Station Gardens

A view of Union Station, Ottawa showing part of the grounds with flowerbeds. 
National Library and Archives, PA 141292.

The recent note in Branchline concerning the shop foreman at Ottawa West who cultivated a garden alongside the locomotives prompts the thought that, in earlier days, the Canadian Pacific Railway took a great pride in its passenger stations and actively encouraged flower gardens.  This was particularly true at the Union Station on Broad Street on the Chaudiere in Ottawa.  A contract was signed with Alderman Scrim in 1892 who converted the space fenced in at the front of the depot to a flower garden.  The C.P.R. was intent upon enhancing the appearance of the area and also to diminish the annoyance to passengers by keeping the hackmen on a new stand on Ottawa street until called for.

Alderman Scrim was a well known local horticulturalist.  He had greenhouses in the area and was frequently called upon to judge flower shows, both in Ottawa and elsewhere.  His company seems to have worked closely with Canadian Pacific and is still in operation with a florist shop on Elgin Street in Ottawa.

By 1896, the Ottawa station gardens were in the hands of station constable Robillard who was experiencing trouble with hens scratching in the flower beds.  The constable, who was very proud of his flowers, was considering purchasing a little shot gun for the feathered intruders.

On 2 June 1899 the Ottawa Citizen commented that “The garden plot at the C.P.R. station has been made to look very attractive, the flower beds having recently been planted with a beautiful collection of flowers from Mr. C. Scrim's greenhouses.”

The C.P.R. also beautified other stations along the line.  In commenting on the new station, the Renfrew Mercury of 22 May 1896 noted : “The C.P.R. station flower garden has been fenced in and seeded down.  The beds for the flowers have been prepared and the flowering plants from the Ottawa greenhouses will probably arrive for planting out this week.  The place may be sodded as well as the grass sown.  The station itself is at present being tuck pointed, and when it is finished will present a very handsome exterior.”

The Renfrew Mercury also commented on 30 September 1898: “The garden of the C.P.R. station here has been looking beautiful for some weeks.  The season has been particularly favorable for the growth and coloring of the grass, and the beds of flowers laid out by florist Scrim are handsome.  There has been much debate whether the white caps that have been growing so plentifully within the enclosure are mushrooms or toadstools.  Perhaps there are both.  Anyway, some folks who have hopped over the fence and plucked some of them are living yet.”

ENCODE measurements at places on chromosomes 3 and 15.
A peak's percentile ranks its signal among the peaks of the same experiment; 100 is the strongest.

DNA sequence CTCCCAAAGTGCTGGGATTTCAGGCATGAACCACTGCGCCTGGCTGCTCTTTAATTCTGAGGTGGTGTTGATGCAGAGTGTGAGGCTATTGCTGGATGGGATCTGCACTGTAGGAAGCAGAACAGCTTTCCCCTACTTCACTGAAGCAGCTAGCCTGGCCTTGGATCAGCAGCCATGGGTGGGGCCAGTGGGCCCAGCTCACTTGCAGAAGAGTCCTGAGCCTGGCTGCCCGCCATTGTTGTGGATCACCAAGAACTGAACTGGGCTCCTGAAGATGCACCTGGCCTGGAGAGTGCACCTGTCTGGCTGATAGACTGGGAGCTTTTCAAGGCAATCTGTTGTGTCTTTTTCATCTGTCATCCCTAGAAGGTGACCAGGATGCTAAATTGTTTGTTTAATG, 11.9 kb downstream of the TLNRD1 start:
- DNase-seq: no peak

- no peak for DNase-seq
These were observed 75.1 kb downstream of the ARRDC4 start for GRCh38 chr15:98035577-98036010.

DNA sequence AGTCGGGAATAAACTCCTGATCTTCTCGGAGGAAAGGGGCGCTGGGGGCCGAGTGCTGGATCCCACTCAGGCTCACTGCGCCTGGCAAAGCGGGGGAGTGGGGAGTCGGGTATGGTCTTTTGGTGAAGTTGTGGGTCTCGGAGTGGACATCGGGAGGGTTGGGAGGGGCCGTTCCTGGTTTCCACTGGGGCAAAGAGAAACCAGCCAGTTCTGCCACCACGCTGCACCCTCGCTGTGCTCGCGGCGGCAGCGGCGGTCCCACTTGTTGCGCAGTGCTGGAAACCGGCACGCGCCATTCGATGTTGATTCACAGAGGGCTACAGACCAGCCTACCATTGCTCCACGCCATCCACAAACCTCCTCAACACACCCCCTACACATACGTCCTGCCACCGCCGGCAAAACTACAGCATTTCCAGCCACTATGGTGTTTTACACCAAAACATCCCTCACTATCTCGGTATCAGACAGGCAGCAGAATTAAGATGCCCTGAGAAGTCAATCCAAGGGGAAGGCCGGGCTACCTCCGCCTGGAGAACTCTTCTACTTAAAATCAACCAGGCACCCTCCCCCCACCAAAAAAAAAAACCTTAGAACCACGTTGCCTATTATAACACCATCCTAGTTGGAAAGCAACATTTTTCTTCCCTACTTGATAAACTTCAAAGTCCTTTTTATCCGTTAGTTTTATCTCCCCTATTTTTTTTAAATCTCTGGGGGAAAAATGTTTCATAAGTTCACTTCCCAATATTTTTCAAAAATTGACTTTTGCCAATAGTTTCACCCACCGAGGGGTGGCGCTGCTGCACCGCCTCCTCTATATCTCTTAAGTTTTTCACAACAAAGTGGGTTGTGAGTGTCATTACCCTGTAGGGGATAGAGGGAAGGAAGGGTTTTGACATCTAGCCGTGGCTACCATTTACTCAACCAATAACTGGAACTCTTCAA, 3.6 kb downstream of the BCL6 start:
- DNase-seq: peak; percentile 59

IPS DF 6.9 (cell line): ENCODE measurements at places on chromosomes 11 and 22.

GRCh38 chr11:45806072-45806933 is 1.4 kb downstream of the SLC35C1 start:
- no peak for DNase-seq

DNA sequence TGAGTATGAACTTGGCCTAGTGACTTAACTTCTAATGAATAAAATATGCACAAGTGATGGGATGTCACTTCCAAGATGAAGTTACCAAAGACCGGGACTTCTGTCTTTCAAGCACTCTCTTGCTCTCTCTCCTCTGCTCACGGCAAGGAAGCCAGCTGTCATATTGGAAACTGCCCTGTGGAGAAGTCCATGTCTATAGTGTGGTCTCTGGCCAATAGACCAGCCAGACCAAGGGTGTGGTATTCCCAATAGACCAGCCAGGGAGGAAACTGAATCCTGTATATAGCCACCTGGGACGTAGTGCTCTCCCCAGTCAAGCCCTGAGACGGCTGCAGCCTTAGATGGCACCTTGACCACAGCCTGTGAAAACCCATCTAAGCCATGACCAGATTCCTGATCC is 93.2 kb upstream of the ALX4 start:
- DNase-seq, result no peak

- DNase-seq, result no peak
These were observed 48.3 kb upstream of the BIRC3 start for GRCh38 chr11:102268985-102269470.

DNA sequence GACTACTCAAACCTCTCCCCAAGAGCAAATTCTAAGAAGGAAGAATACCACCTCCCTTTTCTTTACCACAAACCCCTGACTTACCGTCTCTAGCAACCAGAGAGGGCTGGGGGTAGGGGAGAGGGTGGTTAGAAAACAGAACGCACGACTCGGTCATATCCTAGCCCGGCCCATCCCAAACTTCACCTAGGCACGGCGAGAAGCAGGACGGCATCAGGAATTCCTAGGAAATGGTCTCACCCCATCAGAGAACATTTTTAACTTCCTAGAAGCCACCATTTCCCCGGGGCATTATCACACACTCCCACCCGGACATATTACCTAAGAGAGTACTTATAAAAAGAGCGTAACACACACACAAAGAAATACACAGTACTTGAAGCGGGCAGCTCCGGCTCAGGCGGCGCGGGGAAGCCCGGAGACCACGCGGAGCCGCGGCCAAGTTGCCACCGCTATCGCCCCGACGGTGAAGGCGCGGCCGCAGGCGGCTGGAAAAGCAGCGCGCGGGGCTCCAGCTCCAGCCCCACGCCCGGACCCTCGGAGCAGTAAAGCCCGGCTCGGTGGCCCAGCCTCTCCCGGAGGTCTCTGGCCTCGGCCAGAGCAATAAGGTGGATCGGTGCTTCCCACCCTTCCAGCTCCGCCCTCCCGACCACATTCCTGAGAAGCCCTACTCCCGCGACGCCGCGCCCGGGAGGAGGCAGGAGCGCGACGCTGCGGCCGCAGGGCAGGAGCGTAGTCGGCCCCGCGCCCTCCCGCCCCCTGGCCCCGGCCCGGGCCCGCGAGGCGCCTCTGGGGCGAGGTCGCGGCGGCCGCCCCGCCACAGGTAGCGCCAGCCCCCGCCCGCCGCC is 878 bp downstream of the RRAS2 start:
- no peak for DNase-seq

Other stations along the Ottawa Valley were similarly improved.  In June 1901 the C.P.R. improved its property at the Pembroke station by adding a large lawn and flower garden which greatly improved the appearance.

By 1908, the C.P.R. had a floral department which was making annual distribution of seeds to stations and to ensure they were used to the fullest there was an annual station gardens competition.  The Renfrew Mercury noted with pride on 10 November 1911: “Once again Renfrew's C.P.R. station figures in the list of prizes given by the C.P.R. company for the best kept gardens at the stations along their line.  In district No.4, of which Mr. H.B. Spencer is superintendent, Caledonia Springs is awarded first prize, and Renfrew second prize.  Though Mr. Dickson, as station master, is credited in the published list with being the winner, he always accords the praise for the neat and tasty appearance of the station garden here to Mr. Godfrey, the baggage master.”

Canadian Pacific was not the only railway which improved the appearance of its stations by encouraging staff to take up gardening.  There was a small garden at the Canada Atlantic Railway Central Depot which could be viewed by passengers descending the stairs to the platforms.  However, the C.P.R. made a concerted effort, with the help of a local horticulturalist, to ensure that its efforts paid off to the maximum.

Ottawa Citizen: 24 June 1892; 3 August 1896; 2 June 1899; 7 June 1901.
Renfrew Mercury: 22 May 1896; 30 September 1898; 3 April 1908; 10 November 1911.

Bytown Railway Society, Branchline, May 2007.

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